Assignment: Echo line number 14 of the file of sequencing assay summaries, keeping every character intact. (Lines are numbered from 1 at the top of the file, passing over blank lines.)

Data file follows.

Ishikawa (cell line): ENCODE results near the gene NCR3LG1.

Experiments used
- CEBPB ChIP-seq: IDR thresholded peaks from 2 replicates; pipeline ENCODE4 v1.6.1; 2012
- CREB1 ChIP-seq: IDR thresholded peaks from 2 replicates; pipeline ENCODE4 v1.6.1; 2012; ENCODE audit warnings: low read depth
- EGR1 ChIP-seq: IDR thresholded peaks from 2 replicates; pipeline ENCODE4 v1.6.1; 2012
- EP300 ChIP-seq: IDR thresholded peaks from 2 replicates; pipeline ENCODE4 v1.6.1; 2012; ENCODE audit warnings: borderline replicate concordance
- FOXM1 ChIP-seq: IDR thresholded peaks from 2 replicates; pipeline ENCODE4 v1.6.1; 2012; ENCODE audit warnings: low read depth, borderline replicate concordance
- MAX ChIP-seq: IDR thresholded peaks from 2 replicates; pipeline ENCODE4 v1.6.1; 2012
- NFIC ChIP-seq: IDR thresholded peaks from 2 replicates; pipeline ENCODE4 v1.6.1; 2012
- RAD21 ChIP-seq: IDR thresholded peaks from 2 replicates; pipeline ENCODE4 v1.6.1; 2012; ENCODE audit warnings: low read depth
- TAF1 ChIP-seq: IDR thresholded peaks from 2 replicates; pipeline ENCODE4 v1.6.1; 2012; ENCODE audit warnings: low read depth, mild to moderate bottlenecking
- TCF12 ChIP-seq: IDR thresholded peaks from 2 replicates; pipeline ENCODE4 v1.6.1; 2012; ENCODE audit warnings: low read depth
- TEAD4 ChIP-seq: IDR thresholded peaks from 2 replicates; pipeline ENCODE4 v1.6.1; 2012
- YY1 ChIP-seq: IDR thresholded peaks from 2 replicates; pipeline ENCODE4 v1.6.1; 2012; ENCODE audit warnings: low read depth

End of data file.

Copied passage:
- YY1 ChIP-seq: IDR thresholded peaks from 2 replicates; pipeline ENCODE4 v1.6.1; 2012; ENCODE audit warnings: low read depth